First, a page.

A little extra green goes a long way.
On campus, bike lanes were added to Charles Young South in the summer, with lanes on Charles Young East completed this fall—right in time for the beginning of the academic year.
Between June and October, more than half a mile of protected bike lanes were added to Charles E. Young from Dickson Court to Westwood Plaza in both directions. The additional bike lanes bring the campus total to roughly three miles.
Those bright green pathways aren’t just for cyclists and reflect a shift in road design from moving people and not just cars.
Every day, thousands of people crisscross the UCLA campus, making safety an imperative. The goal is to create a safe space for all modes of transportation from biking and walking to driving and using e-scooters.
Designated bike lanes have a number of benefits, first and foremost, increasing visibility. They also help roadway users know their place and act as a traffic calming measure. Bike and e-scooter riders can safely navigate streets while sidewalks remain clear.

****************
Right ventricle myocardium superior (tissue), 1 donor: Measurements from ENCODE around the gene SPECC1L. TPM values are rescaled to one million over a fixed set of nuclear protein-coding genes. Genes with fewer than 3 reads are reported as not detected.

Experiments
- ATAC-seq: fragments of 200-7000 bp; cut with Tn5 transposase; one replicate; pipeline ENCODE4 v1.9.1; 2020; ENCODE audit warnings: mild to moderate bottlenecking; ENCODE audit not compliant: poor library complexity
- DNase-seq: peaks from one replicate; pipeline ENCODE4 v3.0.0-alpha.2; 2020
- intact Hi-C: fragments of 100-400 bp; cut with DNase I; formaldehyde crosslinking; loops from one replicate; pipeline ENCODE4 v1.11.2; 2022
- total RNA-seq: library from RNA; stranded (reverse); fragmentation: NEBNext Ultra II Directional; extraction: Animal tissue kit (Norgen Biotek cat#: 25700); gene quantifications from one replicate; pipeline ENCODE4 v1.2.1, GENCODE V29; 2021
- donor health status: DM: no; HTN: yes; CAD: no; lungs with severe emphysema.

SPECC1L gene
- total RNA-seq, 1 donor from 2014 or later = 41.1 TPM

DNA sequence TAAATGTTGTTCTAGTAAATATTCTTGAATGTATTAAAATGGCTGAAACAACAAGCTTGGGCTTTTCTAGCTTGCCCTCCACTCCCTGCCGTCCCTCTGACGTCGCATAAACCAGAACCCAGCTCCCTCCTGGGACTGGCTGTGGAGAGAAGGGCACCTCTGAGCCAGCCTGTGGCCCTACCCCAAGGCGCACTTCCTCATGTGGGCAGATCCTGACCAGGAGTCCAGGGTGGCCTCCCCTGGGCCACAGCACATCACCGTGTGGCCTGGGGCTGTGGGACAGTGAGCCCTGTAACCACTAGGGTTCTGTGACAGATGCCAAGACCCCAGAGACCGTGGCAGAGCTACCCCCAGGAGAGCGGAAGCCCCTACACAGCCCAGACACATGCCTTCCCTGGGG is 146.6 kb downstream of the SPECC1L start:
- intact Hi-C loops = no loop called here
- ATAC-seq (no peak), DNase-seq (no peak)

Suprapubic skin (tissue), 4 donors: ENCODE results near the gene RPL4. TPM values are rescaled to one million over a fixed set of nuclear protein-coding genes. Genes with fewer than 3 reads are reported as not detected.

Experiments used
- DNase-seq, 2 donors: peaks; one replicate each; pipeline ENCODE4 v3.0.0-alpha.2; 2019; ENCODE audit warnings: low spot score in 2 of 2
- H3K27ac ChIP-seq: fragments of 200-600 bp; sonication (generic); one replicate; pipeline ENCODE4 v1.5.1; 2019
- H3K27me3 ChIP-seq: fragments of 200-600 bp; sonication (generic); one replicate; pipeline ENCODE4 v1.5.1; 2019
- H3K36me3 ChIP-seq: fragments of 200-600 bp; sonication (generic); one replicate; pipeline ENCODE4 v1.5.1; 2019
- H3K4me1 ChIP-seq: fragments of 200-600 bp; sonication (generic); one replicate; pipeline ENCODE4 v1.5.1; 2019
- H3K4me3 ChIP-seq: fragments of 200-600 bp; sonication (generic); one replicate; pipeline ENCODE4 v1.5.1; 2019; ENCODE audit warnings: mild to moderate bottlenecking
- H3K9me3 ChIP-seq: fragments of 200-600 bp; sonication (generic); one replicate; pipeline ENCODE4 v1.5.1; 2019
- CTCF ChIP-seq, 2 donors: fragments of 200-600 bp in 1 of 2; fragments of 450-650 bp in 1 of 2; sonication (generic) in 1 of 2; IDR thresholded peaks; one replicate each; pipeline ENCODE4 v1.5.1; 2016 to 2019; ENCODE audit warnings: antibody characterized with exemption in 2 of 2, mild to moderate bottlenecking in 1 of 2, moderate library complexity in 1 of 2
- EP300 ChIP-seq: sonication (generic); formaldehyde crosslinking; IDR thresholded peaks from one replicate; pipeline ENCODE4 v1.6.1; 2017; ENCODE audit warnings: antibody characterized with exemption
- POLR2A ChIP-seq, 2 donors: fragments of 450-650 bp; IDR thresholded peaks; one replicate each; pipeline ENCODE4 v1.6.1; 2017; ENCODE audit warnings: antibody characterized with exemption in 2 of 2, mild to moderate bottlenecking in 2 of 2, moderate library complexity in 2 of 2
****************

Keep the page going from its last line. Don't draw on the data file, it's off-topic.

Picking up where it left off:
Upgrading the campus infrastructure means fewer accidents and injuries for cyclists, better walkability for pedestrians and less congestion for motorists. Everyone is able to maneuver more easily.
Where protected lanes were installed in New York and Washington D.C., the number of bikes on sidewalks immediately fell by an average of 56 percent. A 2014 report showed across New York City injuries for motorists, pedestrians and bicyclists declined by 20 percent on streets with protected bike lanes.
In addition to improving the safety of Bruins and visitors, the University is committed to achieving its sustainability goals, being bike friendly and supporting all healthy forms of transportation that help reduce overall emissions.
Looking ahead are other safety improvements: flashing beacons above stop signs, better crosswalks and even more protected bike lanes.